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Perspektiven der Jugendsprachforschung- Trends and Developments in Youth Language Research


Edited By Christa Dürscheid and Jürgen Spitzmüller

Wie reden und wie schreiben Jugendliche? Wie situiert sich Jugendsprache im Kontext von Mehrsprachigkeit und Sprachenkontakt? Welchen Einfluss haben die neuen Kommunikationsformen auf den Sprachgebrauch und wie gestaltet sich der Diskurs über Jugendsprache in der Öffentlichkeit? In den drei Themenbereichen «Sprachgebrauch und Sprachkompetenz», «Sprachgebrauch und Identität» sowie «Jugendsprachen global und lokal» werden diese und andere Fragen diskutiert und neue Forschungsperspektiven aufgezeigt. Der Band dokumentiert aber nicht nur den aktuellen Stand der germanistischen Jugendsprachforschung, sondern gibt auch einen Einblick in die internationale Forschung zur Jugendsprache (in insgesamt 15 europäischen, amerikanischen und afrikanischen Ländern).
What are the features of young people’s written and spoken communication? How is youth language situated in the context of multilingualism and language contact? What influence does communication in the new media have on the language use? What are the characteristics of the public discourse about youth language? In the three categories «language use and linguistic skills», «language use and identity», and «youth languages as global and local phenomena» these and other questions are discussed and new research perspectives are revealed. Moreover, the book is not only a documentation of the current state of affairs of German youth language research, but it also gives an insight into international research into the language of young people (in 15 European, American, and African countries altogether).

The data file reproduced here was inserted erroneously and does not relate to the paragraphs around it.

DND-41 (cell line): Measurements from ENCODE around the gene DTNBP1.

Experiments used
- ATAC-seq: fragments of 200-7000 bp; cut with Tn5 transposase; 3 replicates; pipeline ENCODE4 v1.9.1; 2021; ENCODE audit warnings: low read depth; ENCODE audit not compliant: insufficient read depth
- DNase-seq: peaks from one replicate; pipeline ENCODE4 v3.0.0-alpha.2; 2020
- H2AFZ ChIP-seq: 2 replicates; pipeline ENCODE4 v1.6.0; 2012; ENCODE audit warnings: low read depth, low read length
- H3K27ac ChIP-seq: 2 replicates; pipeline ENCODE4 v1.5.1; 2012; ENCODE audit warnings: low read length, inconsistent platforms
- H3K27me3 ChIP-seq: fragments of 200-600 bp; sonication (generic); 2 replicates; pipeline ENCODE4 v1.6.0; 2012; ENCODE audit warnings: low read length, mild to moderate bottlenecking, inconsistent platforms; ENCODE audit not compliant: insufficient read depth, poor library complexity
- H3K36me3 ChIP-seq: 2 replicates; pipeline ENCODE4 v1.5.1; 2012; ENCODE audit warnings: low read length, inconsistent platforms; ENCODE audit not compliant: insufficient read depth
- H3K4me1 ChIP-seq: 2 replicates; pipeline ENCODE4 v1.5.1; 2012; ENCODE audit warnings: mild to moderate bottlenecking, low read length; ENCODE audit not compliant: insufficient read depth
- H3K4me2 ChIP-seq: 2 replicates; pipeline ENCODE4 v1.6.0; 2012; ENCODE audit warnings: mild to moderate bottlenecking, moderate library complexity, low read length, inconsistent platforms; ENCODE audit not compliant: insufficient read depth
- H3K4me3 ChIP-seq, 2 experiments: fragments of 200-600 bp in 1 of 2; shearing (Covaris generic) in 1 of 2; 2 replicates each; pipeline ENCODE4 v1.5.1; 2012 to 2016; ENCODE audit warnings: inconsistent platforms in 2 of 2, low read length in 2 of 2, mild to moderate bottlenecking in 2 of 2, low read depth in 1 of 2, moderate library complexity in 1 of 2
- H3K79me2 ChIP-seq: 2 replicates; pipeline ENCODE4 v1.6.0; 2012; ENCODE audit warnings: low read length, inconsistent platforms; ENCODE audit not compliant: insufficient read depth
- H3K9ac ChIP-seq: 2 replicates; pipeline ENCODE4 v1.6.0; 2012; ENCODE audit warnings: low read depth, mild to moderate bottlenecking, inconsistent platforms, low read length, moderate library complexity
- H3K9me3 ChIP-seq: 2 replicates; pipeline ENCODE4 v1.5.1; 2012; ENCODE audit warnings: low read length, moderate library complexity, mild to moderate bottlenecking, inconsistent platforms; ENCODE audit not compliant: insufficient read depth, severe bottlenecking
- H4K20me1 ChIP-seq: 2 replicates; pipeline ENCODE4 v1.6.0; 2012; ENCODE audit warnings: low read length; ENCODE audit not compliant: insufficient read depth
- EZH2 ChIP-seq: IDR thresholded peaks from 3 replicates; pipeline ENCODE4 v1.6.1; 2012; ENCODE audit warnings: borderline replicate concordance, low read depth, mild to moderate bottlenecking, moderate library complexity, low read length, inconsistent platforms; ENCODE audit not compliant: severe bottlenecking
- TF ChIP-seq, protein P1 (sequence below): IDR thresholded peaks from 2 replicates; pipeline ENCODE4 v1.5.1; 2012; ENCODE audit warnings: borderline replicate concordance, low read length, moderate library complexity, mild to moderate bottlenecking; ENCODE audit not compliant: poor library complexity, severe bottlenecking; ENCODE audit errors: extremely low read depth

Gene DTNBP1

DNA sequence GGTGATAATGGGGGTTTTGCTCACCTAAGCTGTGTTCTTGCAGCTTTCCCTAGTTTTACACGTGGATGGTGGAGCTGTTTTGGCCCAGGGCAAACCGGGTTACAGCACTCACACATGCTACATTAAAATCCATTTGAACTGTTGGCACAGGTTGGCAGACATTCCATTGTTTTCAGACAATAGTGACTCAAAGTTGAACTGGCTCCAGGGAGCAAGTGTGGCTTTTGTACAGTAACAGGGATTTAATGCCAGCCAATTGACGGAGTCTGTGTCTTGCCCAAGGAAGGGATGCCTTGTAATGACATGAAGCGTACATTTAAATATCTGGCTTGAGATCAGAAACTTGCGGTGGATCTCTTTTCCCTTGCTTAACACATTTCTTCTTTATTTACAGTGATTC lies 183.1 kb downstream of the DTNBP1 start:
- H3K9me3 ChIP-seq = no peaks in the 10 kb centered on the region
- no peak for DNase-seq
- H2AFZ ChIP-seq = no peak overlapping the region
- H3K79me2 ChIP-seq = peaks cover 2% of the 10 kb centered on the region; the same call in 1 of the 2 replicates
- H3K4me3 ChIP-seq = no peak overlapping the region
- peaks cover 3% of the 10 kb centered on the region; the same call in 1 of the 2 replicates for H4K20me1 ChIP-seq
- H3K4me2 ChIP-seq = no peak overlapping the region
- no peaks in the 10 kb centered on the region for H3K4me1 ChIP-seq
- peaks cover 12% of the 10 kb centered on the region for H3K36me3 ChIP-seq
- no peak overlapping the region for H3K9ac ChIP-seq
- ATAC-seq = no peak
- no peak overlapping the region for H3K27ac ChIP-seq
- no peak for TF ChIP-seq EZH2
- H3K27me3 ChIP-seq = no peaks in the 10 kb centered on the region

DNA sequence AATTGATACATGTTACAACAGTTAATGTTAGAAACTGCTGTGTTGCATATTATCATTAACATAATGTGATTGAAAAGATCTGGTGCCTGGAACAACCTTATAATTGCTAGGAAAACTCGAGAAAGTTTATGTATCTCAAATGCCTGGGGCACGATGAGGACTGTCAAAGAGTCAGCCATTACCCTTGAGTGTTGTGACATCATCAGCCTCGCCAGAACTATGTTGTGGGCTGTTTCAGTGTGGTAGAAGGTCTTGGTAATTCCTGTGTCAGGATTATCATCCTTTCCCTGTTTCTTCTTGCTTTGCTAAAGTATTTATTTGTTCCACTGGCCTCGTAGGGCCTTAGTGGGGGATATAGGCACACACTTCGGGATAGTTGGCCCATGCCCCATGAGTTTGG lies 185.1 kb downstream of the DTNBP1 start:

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III Jugendsprachen global und lokal / Youth languages as global and local phenomena


III Jugendsprachen global und lokal Youth languages as global and local phenomena Globalization and Local Reappropriation: The case of the Quotative System Isabelle Buchstaller (Stanford University) Abstract It is commonly assumed that quotative like, which is now used by younger speakers in most varieties of English, spread from the US outwards via the media (Singler and Woods 2002). A similar globalizing trend has been noted for go. However, globalization processes have been shown to go hand in hand with increasing localization. This article explores the tension between the global and the local on the linguistic level. In a cross-variety comparison, I will investigate the function and distribution of the new quotatives go and like among British and US youth. It will become evident that we cannot claim that globalization will necessarily lead to the exact same output in different varieties. Rather, innovative variants are taken out of their original context and are being reinterpreted in another locale. t Introductioni Youth culture is global. For example, according to the hit-list for women's google queries, Britney Spears reaches number i in the UK and in Spain and number 3 in Germany. April Lavigne is number 2 in Spain and even number 9 in all google queries in Italy. Obviously, also TV series and programs (such as Sex and the City, ER, Will and Grace, Lost) reach their global adolescent consumers via an ever increasing network of international media giants. However, globalization processes have been shown to go hand in hand with increasing...

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